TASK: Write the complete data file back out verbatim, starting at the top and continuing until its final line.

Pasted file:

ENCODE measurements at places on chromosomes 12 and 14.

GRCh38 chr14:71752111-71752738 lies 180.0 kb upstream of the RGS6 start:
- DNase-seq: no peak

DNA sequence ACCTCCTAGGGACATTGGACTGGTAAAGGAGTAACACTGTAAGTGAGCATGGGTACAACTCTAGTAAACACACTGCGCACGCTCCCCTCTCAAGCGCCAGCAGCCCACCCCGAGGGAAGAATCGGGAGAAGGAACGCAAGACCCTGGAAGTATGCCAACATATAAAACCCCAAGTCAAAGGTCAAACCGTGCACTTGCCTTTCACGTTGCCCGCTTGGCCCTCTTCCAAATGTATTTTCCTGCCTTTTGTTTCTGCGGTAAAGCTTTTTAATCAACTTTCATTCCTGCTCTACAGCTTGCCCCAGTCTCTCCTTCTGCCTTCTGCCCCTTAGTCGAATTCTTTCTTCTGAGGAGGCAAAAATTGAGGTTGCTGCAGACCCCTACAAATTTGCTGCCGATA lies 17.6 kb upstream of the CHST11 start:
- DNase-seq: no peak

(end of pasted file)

ENCODE measurements at places on chromosomes 12 and 14.

GRCh38 chr14:71752111-71752738 lies 180.0 kb upstream of the RGS6 start:
- DNase-seq: no peak

DNA sequence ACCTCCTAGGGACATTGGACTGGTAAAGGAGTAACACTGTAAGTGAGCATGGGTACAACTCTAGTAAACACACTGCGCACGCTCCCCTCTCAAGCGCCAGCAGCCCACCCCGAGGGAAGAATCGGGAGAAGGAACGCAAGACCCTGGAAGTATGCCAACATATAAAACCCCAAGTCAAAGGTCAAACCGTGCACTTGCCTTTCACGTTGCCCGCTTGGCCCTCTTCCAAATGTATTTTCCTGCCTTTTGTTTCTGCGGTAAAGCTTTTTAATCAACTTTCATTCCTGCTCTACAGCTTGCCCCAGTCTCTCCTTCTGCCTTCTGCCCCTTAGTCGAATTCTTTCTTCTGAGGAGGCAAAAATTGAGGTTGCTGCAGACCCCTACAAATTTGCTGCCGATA lies 17.6 kb upstream of the CHST11 start:
- DNase-seq: no peak